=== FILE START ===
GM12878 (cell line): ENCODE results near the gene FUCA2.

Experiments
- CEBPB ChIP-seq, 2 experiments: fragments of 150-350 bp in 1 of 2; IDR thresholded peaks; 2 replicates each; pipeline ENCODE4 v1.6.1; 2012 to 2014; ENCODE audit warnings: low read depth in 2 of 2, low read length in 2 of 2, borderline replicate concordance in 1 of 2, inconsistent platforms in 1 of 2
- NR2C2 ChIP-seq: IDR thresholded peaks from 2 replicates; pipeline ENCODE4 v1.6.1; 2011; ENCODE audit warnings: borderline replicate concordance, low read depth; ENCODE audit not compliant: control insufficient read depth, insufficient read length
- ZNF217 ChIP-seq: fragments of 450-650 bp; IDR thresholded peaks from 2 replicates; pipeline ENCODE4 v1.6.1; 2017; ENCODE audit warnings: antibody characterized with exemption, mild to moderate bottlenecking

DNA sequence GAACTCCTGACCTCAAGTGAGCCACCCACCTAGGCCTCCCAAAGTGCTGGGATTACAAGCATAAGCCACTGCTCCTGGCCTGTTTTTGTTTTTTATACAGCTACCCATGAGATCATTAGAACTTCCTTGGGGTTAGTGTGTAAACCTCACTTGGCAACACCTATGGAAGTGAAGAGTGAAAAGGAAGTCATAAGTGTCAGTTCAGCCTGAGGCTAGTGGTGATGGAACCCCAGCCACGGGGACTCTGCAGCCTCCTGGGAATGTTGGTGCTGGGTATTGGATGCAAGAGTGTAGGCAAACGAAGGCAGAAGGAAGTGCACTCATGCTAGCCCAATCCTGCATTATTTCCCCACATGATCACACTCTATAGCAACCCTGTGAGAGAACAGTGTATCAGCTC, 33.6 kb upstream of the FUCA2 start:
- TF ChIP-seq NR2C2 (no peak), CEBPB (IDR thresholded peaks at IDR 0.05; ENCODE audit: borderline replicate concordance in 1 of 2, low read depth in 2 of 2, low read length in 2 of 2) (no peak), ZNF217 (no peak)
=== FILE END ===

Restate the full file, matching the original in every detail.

GM12878 (cell line): ENCODE results near the gene FUCA2.

Experiments
- CEBPB ChIP-seq, 2 experiments: fragments of 150-350 bp in 1 of 2; IDR thresholded peaks; 2 replicates each; pipeline ENCODE4 v1.6.1; 2012 to 2014; ENCODE audit warnings: low read depth in 2 of 2, low read length in 2 of 2, borderline replicate concordance in 1 of 2, inconsistent platforms in 1 of 2
- NR2C2 ChIP-seq: IDR thresholded peaks from 2 replicates; pipeline ENCODE4 v1.6.1; 2011; ENCODE audit warnings: borderline replicate concordance, low read depth; ENCODE audit not compliant: control insufficient read depth, insufficient read length
- ZNF217 ChIP-seq: fragments of 450-650 bp; IDR thresholded peaks from 2 replicates; pipeline ENCODE4 v1.6.1; 2017; ENCODE audit warnings: antibody characterized with exemption, mild to moderate bottlenecking

DNA sequence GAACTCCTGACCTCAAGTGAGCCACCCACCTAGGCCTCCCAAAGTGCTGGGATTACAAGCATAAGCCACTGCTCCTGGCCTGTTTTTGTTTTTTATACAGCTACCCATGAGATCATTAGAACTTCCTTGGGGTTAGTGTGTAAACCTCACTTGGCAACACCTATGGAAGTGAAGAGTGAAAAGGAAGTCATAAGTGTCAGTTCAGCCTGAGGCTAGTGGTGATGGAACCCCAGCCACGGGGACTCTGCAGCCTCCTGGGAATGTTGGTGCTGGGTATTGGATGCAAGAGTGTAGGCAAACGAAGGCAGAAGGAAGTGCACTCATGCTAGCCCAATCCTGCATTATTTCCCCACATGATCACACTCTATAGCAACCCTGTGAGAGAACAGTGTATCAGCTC, 33.6 kb upstream of the FUCA2 start:
- TF ChIP-seq NR2C2 (no peak), CEBPB (IDR thresholded peaks at IDR 0.05; ENCODE audit: borderline replicate concordance in 1 of 2, low read depth in 2 of 2, low read length in 2 of 2) (no peak), ZNF217 (no peak)